Almost everyone, despite struggling from an eating disorder or not, experiences a slew of negative thoughts and beliefs toward themselves on a daily basis. Over time, these thoughts and beliefs become so ingrained that we do not even recognize just how harshly we talk to ourselves. In fact, they become so automatic that—even though we may have an idea they might not be true—we still abide in and are affected by those thoughts. My therapist this week reframed this idea beautifully and its one I feel worth blogging about. She simply stated the following
“If someone actually talked to you the way you talk to/think about yourself. Would you be friends with that person?”
My answer was a confident no. Why is it that we have a tendency to be so incredibly hard and mean to ourselves when we—typically—would not tolerate identical treatment from someone else? My best guess would be that it stems from the behavior of taking a small imperfection, problem, etc and magnifying it to the extreme. It’s kind of like when a blemish appears right on a clearly visible area of your face. You feel like that is the only thing people see and are thinking about when they look at you. Maybe—also—that you feel as if they are negatively judging who you are as a person just because you have a zit. Yeah, it sounds silly, but I feel like everyone has experienced a similar social situation where they have felt like they were under a microscope (for reason X ) and that everyone around them was using reason X to look-down upon them as a human being.
The mindset that comprises an eating disorder has got to be ranked up there with the meanest and most degrading thought and belief system. The amount of messages the Ed will send you that influence your actions is amazing. We hear the beliefs everywhere “Oh I shouldn’t eat that, I missed my workout this morning” “I’m really going to have to be ‘extra good’ the next few days after eating all that” (the examples go on forever)
So how do we change such an ingrained thought pattern? Well, labeling and being aware of the negative thoughts and beliefs is definitely a step in the right direction. At least that’s what I feel, as does my therapist. Over the past few days I have tried to remain extra mindful of how I speak of/and think of myself internally and I am astounded the amount of eating-disorder related content I have been able to distinguish. My therapist instructed me to write these thoughts down when I could and then re-write that thought as a recovery message so that the next time that same thought resurfaced, I could replace it/think of a positive one. Here is some of what I came up with. The ed thoughts are italicized
You are not good enough // Anna, you never give yourself enough credit
You don’t need to eat today // Anna, you need to take care of yourself as instructed by your treatment team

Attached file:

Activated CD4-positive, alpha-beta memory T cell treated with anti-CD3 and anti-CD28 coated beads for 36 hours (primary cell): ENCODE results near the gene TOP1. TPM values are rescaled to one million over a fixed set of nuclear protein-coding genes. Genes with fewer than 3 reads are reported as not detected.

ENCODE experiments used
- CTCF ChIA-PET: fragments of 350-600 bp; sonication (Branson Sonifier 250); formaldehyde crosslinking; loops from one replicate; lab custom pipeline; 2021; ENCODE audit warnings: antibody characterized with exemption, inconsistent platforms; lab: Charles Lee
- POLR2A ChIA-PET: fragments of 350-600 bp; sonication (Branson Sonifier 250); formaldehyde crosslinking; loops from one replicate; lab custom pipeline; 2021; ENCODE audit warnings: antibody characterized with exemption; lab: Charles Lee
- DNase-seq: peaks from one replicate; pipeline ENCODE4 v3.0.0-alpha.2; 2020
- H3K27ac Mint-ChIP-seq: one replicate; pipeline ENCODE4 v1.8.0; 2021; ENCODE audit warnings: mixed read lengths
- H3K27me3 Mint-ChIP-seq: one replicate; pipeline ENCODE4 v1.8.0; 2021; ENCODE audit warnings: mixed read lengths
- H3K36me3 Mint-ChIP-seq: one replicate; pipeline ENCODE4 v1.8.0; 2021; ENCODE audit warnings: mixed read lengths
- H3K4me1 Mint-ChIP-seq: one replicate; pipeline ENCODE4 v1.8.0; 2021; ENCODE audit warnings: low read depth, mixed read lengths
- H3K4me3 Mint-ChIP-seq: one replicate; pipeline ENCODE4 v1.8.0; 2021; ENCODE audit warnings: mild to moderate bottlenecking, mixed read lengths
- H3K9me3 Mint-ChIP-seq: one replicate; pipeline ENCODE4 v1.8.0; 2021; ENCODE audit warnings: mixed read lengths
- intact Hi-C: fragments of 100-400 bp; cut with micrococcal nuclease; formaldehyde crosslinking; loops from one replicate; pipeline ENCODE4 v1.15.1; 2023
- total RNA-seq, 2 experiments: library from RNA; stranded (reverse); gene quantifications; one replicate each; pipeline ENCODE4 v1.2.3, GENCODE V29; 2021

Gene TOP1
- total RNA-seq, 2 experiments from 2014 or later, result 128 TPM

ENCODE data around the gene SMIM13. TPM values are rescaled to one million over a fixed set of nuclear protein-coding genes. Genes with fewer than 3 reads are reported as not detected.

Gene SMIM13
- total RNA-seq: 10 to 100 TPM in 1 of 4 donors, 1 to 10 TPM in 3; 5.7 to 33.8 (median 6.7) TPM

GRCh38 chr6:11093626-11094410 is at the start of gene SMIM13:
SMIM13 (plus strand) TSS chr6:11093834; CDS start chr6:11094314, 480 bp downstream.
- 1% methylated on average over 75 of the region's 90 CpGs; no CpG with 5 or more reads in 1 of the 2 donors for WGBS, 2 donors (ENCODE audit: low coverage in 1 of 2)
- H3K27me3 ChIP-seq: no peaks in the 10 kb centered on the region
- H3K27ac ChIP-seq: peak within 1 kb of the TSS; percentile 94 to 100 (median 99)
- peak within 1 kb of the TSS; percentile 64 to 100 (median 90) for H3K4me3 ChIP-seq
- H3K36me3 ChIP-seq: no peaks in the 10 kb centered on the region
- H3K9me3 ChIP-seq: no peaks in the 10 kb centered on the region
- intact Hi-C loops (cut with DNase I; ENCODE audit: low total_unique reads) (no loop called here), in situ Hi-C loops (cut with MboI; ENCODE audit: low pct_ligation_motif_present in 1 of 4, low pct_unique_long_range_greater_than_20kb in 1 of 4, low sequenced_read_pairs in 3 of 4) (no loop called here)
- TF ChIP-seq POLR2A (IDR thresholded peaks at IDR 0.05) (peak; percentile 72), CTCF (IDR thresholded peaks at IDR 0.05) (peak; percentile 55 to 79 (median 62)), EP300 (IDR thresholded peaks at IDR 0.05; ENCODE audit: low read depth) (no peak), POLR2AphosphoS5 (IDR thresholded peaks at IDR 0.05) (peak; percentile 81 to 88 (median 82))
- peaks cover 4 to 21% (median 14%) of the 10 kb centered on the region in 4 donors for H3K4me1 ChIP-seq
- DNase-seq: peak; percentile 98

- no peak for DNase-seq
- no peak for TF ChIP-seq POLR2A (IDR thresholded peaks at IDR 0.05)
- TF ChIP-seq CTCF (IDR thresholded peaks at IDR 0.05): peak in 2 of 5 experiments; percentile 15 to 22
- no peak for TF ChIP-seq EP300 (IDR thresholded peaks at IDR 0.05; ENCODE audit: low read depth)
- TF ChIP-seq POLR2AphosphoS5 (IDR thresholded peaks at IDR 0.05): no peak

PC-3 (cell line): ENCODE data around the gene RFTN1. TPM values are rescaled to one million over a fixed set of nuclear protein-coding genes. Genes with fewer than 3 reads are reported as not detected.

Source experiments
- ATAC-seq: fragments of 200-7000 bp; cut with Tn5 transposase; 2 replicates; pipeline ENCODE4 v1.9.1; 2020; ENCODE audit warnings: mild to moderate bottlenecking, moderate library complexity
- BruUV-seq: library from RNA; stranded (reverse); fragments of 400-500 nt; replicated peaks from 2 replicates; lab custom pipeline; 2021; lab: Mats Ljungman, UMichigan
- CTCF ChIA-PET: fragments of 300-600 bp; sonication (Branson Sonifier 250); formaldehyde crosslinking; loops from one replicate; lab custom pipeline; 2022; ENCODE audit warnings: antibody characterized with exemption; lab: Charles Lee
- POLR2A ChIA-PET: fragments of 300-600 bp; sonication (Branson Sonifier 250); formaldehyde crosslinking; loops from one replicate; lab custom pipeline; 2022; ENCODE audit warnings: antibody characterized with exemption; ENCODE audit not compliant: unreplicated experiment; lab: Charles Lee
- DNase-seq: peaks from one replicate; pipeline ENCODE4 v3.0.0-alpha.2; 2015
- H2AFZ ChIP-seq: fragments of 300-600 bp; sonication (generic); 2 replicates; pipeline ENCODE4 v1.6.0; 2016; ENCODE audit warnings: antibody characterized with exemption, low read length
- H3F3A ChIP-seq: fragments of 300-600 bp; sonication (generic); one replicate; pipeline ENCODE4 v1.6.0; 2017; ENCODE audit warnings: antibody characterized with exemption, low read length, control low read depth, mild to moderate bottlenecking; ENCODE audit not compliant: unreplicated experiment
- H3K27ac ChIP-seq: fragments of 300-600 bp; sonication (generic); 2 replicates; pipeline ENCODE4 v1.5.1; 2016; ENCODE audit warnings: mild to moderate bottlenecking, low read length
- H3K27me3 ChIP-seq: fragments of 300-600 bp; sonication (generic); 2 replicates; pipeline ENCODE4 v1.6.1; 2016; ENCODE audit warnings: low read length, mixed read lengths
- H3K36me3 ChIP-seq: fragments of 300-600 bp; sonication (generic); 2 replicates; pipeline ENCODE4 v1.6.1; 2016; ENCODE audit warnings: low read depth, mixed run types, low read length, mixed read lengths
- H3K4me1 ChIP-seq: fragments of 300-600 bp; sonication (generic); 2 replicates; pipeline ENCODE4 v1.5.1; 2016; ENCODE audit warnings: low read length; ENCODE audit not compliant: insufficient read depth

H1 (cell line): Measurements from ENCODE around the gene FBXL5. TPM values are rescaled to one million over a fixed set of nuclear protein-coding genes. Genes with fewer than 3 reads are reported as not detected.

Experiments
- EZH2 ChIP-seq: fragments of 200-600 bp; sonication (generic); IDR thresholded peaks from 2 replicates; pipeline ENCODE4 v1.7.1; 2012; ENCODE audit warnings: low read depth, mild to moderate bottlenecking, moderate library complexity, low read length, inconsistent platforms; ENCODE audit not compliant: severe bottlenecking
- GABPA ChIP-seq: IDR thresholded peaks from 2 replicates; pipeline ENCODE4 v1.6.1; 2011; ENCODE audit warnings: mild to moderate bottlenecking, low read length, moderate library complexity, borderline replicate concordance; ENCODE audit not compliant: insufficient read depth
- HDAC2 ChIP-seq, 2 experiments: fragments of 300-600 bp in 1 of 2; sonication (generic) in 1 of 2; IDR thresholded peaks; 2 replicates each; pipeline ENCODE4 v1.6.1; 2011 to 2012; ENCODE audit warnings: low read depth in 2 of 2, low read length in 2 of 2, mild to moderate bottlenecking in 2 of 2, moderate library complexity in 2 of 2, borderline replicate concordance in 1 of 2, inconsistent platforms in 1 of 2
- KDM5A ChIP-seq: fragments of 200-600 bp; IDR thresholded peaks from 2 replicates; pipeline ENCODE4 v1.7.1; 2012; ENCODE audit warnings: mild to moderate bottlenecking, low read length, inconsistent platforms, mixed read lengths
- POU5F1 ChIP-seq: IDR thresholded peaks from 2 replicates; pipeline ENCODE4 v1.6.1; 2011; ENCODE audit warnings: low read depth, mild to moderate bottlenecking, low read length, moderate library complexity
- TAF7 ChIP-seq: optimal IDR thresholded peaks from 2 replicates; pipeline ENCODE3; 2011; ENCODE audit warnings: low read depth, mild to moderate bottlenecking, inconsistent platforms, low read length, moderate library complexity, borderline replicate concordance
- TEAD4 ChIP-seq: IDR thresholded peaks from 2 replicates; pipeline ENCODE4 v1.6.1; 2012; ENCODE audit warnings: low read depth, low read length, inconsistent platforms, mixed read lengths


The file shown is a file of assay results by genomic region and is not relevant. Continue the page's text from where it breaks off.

Your weight is fine and do not need any sort of treatment // Anna, your husband advocated for you to find help and to recover. Your body isn’t working as well as it used to.
All of these people are lying to you. // What could ‘all of these people’ possibly be gaining from lying to me. They want to see me healthy and happy.
Listen to and obey me and everything will be okay. // I have tried listening to and obeying you and it has only brought me strife.
In addition to the rephrasing, I came up with several recovery ‘mantras’ to help move me passed the intense emotions of re-feeding and everything else that the initial recovery stages can bring. Having the mantras on a flash card at meal times has helped some. I don’t believe some of the mantras sometimes—especially when I am wrapped up in overwhelming emotions—but I read and reread them anyway. And, somehow, they do help to bring me back to calm.
Five Recovery messages:
You need to trust your outpatient team.
Trust in the process
You are stronger than you think you are
Everything will be okay, this emotion will pass
Reach out to your supports
Don’t be afraid to find more help
You are doing the right thing
Try becoming more aware of how you speak to yourself, you might be surprised as to how mean some of your thoughts are. With that awareness, you can then take those thoughts and gradually work to replace them. Which…from my experience takes effort! Automatic thoughts didn’t become ingrained overnight and they won’t go away overnight. But persistence in replacing those thoughts with kinder/positive ones will eventually help to diminish the negative mindset and—hopefully—get you talking better to yourself. It may require conscious energy, but I’ve got a feeling that every ounce of that energy will be totally worth it.
“You yourself, as much as anybody in the entire universe, deserve your love and affection.” –Guatama Siddharta